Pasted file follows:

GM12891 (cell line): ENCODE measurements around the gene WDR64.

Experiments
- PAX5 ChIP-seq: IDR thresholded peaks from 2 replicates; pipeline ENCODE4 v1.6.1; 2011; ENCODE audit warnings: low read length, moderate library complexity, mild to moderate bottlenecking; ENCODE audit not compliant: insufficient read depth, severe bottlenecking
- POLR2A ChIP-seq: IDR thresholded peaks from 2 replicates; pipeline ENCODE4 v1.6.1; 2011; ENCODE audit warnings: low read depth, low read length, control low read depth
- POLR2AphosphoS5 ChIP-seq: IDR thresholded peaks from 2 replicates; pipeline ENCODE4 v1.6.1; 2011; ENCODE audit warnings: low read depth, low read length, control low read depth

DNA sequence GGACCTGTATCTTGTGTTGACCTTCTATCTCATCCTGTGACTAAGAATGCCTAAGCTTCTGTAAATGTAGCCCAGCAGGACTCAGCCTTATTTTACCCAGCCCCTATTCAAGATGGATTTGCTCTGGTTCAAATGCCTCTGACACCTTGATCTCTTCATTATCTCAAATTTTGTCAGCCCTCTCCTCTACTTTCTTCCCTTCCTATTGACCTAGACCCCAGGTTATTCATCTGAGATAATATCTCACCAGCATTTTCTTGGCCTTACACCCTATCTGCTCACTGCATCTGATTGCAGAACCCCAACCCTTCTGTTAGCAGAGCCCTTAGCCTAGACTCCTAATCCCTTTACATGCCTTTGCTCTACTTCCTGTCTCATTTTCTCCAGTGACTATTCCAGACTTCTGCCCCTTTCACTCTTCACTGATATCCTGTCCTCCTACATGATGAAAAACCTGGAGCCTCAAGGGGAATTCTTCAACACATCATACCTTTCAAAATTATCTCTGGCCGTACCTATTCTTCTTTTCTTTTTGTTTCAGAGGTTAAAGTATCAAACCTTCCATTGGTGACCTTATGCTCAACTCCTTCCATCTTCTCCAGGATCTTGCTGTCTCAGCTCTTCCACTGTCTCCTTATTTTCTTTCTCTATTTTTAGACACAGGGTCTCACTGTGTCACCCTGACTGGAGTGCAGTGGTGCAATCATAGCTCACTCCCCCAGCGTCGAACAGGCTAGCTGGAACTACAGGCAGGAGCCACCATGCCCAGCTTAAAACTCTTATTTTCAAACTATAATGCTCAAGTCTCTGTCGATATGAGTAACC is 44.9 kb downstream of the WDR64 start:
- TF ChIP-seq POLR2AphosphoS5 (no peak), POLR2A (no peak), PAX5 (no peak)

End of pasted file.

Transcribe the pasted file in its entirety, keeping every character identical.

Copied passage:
GM12891 (cell line): ENCODE measurements around the gene WDR64.

Experiments
- PAX5 ChIP-seq: IDR thresholded peaks from 2 replicates; pipeline ENCODE4 v1.6.1; 2011; ENCODE audit warnings: low read length, moderate library complexity, mild to moderate bottlenecking; ENCODE audit not compliant: insufficient read depth, severe bottlenecking
- POLR2A ChIP-seq: IDR thresholded peaks from 2 replicates; pipeline ENCODE4 v1.6.1; 2011; ENCODE audit warnings: low read depth, low read length, control low read depth
- POLR2AphosphoS5 ChIP-seq: IDR thresholded peaks from 2 replicates; pipeline ENCODE4 v1.6.1; 2011; ENCODE audit warnings: low read depth, low read length, control low read depth

DNA sequence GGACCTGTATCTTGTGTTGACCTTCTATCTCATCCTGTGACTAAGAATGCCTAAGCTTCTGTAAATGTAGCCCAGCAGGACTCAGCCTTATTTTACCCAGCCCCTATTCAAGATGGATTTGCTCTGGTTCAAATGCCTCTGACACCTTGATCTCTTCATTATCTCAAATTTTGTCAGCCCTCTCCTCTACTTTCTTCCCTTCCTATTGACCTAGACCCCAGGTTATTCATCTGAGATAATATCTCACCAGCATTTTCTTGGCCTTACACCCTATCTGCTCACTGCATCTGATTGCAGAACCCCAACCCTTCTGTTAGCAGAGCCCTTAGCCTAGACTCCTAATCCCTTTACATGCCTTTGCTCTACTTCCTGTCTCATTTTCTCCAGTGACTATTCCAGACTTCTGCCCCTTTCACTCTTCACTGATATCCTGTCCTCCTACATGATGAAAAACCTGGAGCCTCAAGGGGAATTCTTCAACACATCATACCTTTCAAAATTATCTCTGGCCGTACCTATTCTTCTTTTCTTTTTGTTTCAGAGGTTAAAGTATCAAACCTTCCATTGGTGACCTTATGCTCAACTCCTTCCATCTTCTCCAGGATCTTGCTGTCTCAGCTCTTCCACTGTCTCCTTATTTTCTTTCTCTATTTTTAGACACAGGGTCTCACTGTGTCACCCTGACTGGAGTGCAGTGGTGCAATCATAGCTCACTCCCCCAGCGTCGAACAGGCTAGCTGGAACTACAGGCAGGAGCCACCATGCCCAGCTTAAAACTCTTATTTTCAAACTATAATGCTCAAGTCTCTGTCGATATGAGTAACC is 44.9 kb downstream of the WDR64 start:
- TF ChIP-seq POLR2AphosphoS5 (no peak), POLR2A (no peak), PAX5 (no peak)